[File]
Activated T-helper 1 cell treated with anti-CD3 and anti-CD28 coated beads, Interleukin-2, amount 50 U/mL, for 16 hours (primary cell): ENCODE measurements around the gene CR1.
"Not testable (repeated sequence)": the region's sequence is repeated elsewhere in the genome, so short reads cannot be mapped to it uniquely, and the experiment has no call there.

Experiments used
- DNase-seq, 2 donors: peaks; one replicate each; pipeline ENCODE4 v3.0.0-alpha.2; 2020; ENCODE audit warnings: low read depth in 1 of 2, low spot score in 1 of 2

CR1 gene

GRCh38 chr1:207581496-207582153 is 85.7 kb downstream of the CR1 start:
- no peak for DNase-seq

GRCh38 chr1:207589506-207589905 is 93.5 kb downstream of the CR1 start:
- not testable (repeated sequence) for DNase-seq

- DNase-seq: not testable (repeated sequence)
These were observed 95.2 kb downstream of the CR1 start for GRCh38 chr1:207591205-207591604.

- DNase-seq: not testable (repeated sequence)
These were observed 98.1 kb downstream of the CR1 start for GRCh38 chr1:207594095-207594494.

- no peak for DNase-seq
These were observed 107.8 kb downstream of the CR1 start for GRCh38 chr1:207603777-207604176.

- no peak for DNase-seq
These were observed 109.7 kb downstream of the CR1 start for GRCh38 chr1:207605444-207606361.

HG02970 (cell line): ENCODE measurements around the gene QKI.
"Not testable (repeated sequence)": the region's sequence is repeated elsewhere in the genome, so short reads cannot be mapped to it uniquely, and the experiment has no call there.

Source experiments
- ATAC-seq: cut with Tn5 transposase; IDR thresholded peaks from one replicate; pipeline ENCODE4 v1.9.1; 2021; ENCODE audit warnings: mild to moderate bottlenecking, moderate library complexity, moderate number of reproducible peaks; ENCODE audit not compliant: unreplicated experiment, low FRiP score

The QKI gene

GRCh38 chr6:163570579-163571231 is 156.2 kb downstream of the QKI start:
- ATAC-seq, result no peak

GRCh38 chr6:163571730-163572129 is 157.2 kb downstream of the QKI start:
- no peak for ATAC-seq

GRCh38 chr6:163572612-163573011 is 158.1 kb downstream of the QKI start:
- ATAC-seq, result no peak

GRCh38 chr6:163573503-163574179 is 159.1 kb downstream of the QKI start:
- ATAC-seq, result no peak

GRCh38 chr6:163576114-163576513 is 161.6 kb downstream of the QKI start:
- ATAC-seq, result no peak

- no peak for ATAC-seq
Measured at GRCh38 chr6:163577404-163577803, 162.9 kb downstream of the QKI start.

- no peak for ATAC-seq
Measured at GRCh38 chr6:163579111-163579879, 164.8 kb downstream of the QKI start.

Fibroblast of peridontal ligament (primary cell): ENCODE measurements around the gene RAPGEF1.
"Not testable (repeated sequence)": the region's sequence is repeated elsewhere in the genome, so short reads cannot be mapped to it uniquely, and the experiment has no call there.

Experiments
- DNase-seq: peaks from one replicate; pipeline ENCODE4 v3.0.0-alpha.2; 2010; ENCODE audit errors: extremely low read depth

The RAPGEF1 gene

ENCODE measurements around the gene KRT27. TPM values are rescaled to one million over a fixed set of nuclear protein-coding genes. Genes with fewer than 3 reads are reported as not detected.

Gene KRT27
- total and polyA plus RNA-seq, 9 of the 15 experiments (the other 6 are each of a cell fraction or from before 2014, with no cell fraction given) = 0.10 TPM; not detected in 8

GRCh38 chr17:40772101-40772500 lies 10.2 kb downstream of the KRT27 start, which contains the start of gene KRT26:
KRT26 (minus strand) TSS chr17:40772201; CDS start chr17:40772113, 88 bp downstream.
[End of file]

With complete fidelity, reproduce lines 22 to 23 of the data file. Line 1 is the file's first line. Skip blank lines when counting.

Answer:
The QKI gene

GRCh38 chr6:163570579-163571231 is 156.2 kb downstream of the QKI start: